In the late ’40s, over a decade before Perky Pat was inscribed on the pages of Amazing Stories, Dick worked as a sales clerk at a record and hi-fi shop, University Radio and Electronics, and later at another shop, Art Music, where he sold records and repaired hi-fi equipment, nurturing his relation to material objects. (According to these entries on popturf.com, University Radio was located at 2165 Shattuck Ave and Art Music was at 2328 Telegraph Ave.) Withdrawing from UC Berkeley in 1947 due to his disapproval of the then mandatory Reserve Officers Training Corp regime (Dick claimed he refused to reassemble his rifle during the ROTC), Dick’s literary career took its first steps in the 1950s when he sold his first SF novel, Solar Lottery. All the while he had been trying to carve out a literary career, Dick had fallen back on his employment in these music and record shops. Just before he sold Solar Lottery, Dick, in 1953, briefly worked at Tupper and Reed.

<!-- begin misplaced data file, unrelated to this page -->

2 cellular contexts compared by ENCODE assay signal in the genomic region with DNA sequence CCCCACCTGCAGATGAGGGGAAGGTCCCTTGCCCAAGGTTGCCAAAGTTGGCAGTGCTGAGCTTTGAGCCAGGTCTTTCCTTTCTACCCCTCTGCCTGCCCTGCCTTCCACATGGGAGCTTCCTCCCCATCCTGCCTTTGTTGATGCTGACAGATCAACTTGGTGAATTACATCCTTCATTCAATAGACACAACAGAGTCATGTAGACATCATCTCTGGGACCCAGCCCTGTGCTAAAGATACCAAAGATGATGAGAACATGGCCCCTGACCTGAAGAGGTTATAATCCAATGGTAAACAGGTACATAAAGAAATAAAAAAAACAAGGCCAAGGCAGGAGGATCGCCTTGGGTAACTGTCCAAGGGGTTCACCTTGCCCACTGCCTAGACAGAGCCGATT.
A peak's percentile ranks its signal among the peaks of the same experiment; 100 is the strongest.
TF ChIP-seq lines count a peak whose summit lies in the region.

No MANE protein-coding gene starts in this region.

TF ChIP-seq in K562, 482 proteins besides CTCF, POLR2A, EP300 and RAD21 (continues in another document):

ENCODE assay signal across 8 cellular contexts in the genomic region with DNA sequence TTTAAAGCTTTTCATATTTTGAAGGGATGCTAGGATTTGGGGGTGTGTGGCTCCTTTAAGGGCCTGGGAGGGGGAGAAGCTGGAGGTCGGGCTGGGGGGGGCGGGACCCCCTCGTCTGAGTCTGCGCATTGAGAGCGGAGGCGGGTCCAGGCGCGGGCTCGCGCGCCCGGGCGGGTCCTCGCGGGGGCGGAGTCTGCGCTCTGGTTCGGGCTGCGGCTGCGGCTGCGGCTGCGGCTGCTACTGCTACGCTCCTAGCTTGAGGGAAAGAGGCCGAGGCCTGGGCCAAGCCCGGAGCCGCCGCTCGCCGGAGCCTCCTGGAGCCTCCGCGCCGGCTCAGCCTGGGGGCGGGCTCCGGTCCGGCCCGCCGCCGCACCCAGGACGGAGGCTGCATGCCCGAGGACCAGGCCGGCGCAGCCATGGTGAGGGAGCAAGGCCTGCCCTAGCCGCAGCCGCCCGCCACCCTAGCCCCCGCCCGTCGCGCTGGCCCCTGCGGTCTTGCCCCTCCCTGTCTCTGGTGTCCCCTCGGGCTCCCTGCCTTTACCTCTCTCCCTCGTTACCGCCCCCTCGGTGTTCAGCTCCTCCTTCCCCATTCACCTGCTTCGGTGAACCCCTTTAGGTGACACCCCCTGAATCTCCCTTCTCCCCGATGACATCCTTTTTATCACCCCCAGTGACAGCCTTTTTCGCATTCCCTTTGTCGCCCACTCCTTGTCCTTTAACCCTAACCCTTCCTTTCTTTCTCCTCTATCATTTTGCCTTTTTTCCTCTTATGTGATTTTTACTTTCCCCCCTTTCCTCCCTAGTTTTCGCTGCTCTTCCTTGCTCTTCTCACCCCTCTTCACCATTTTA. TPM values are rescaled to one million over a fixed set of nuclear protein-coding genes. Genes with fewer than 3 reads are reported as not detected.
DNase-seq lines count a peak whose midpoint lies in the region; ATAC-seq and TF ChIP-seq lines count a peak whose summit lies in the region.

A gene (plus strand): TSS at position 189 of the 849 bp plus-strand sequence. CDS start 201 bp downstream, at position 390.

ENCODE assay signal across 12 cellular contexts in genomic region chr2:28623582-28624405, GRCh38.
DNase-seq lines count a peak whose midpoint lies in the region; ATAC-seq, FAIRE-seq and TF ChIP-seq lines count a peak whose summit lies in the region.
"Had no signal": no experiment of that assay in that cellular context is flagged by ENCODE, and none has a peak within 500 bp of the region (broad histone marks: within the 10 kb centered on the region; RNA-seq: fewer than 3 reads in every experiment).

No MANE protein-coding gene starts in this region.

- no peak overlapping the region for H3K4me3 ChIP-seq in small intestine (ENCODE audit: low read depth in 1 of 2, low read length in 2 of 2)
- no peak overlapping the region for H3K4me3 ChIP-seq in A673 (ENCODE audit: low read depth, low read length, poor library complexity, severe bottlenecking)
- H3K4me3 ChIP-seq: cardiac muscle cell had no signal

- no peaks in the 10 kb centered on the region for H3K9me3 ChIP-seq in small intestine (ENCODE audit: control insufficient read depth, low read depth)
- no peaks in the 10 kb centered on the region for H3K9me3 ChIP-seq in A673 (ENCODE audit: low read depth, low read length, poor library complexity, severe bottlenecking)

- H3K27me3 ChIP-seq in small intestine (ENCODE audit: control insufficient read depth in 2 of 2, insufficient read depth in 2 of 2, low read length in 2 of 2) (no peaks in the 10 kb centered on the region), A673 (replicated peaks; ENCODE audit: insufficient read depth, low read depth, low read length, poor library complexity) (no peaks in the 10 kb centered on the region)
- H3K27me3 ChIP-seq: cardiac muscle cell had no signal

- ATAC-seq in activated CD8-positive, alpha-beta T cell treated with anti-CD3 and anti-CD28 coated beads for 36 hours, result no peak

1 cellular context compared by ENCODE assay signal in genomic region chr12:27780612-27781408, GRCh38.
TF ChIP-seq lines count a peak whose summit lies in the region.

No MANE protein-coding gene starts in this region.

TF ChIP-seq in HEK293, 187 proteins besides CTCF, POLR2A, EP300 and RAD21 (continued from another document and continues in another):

[The above chronology is adapted from Jonathan Lethem’s Chronology at the back the Library of America volume. See: Dick: Four Novels of the 1960s (New York: Library of America, 2007), 803-4.]
Our Curated Exhibition
Things are moving along well with our curated exhibition in concert with the University of Sydney Rare Book Library and its astonishing Science Fiction and Fantasy collection. As we telegraphed a few posts ago, we’ll be displaying a number of first and early edition Dick hardback and paperback novels, but, in addition, we also will be showing off some of the early short story magazines. Our preliminary list of those that we want to have on display follows (in no particular order):